State-of-the-art Ocean Chemistry Monitoring Comes to Humboldt Bay

Humboldt Bay is now home to one of the most advanced ocean chemistry monitoring instruments in the world.

On May 14, Oregon State University oceanographer Burke Hales joined California Sea Grant and Humboldt State University researchers to install his namesake invention, the “Burke-o-Lator,” at the Hog Island Oyster Company’s new hatchery on Humboldt Bay in northern California. It is the third such device to be set up in the state.

The new instrument will monitor how the seawater chemistry in Humboldt Bay is being altered by ocean acidification: as the concentration of carbon dioxide (CO2) in the atmosphere increases, some of that CO2 dissolves into the ocean which makes the seawater more acidic. Ocean acidification is bad news for shellfish like oysters and mussels that build their shells out of acid-sensitive calcium carbonate—and also for shellfish farmers like Terry Sawyer, co-owner of Hog Island Oyster Company, whose livelihoods depend on healthy oysters.

In Humboldt Bay, researchers suspect that the healthy eelgrass beds—which make up nearly half of the remaining eelgrass in California—may be reversing ocean acidification within the Bay to some extent by taking up dissolved carbon dioxide. The Burke-o-Lator will provide continuous data that will help researchers better understand the role of eelgrass. It will also be useful for oyster growers, who can use the data to protect their product.

Unlike other oceanographic sensors that measure only acidity (pH), the Burke-o-Lator measures additional factors that can be used to determine the carbonate saturation state of seawater. Carbonate saturation state is a measure of how difficult it is to build and maintain shell—directly related to the growth and development of shellfish.

The new sensor will help fill a gap in a network of ocean monitoring stations from California to Alaska; the closest Burke-o-Lators are 300 miles north at the Whiskey Creek Shellfish Hatchery on Netarts Bay, Oregon, and 200 miles to the south at Hog Island Oyster Company’s farm in Marshall, California on Tomales Bay. Once the new Burke-o-Lator is fully operational, the data will be made publicly available in real-time via the Central and Northern California Ocean Observing System (CeNCOOS) website.

“It’s really exciting to finally have a Burke-o-Lator monitoring Humboldt Bay. Humboldt Bay is a nexus of the human-caused environmental challenge of ocean acidification, the threat it poses to the sustainable cultivation of oysters, and the potential for healthy eelgrass ecosystems to reduce this threat,” says California Sea Grant Extension Specialist Joe Tyburczy, who participated in the device installation as part of a project funded by the California Ocean Protection Council. Tyburczy led the development of this collaborative project with colleagues at Humboldt State University, Bodega Marine Laboratory, the California Department of Fish and Wildlife, the Wiyot Tribe, and the Hog Island Oyster Company.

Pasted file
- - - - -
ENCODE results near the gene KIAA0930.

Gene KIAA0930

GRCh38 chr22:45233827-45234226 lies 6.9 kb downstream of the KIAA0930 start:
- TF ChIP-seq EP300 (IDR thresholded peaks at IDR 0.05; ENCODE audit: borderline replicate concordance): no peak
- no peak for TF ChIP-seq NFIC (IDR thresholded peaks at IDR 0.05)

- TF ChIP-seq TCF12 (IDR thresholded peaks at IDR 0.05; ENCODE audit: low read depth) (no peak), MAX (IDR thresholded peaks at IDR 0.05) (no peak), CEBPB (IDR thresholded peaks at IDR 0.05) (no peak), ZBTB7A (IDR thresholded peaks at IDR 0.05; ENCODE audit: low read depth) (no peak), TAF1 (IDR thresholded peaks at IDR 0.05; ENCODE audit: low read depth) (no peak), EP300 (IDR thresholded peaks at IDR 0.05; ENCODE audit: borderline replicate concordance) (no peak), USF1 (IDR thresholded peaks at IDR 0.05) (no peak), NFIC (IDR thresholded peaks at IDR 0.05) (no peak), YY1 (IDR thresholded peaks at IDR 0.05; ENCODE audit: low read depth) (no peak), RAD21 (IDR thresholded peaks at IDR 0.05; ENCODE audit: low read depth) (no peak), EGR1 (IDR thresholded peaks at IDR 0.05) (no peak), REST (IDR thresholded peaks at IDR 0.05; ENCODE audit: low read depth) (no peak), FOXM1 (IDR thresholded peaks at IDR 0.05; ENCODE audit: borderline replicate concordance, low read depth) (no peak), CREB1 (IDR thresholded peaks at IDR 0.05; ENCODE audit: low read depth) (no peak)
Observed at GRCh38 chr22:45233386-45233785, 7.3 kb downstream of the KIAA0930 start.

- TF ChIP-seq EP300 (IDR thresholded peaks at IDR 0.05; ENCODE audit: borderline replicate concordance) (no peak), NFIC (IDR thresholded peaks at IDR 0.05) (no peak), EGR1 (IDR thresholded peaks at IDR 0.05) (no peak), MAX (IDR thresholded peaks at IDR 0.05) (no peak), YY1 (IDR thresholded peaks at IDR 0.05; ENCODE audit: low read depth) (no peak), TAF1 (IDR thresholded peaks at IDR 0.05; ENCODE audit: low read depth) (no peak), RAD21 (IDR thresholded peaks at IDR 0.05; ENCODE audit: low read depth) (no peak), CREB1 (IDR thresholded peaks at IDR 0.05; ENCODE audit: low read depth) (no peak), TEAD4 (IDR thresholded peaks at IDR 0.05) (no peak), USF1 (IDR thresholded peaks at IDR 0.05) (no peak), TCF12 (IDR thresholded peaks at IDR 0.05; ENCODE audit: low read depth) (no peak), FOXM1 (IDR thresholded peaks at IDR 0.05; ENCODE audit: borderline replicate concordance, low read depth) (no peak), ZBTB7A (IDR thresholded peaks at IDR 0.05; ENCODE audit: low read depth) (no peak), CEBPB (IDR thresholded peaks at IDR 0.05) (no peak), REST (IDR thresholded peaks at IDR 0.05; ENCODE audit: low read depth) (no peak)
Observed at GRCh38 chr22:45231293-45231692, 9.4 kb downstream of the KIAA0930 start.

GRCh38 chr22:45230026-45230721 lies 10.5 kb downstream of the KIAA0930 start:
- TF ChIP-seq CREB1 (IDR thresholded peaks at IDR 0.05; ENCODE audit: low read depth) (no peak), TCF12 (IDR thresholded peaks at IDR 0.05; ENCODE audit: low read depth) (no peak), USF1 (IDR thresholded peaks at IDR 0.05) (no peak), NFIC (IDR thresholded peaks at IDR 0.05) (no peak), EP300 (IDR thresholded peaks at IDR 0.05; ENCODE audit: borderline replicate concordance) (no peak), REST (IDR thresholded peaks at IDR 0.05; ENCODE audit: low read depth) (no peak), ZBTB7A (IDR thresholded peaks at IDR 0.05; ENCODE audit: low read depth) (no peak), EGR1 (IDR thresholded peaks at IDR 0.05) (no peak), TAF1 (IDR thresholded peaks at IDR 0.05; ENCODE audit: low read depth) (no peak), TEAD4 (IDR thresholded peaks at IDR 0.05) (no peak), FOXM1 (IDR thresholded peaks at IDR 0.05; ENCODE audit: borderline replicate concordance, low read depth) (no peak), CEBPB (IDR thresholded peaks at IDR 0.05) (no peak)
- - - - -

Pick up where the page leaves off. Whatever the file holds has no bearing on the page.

As part of the same project, Tyburczy and colleagues are deploying additional sensors in Humboldt Bay to learn more about the degree to which eelgrass reduces ocean acidification, and how much this may benefit juvenile oysters. They have also begun monitoring eelgrass at a number of sites throughout Humboldt Bay to detect changes in its abundance and distribution.

“Not only will this installation expand our capacity to monitor ocean acidification, it will also provide our students with technology and data streams that can improve their understanding of carbonate chemistry in seawater. This is often one of the most challenging topics to teach in the ocean chemistry classroom. In addition, students will get experience with state-of-the-art equipment that will become more common in water quality laboratories around the country. This will better position our graduates for success in the job market,” says Jeffrey Abell, a chemical oceanographer at Humboldt State University who is helping to lead the project.

Sawyer adds that the instrument represents a success story of public-private collaboration. He says, “This collaboration makes it possible to not only provide the data for us to make management decisions for hatchery operations, but also help to provide the same quality data to the monitoring network on the west coast of North America.”

About California Sea Grant
NOAA’s California Sea Grant College Program funds marine research, education and outreach throughout California. Our headquarters is at Scripps Institution of Oceanography, University of California, San Diego; we are one of 33 Sea Grant programs in the National Oceanic and Atmospheric Administration (NOAA), U.S. Department of Commerce.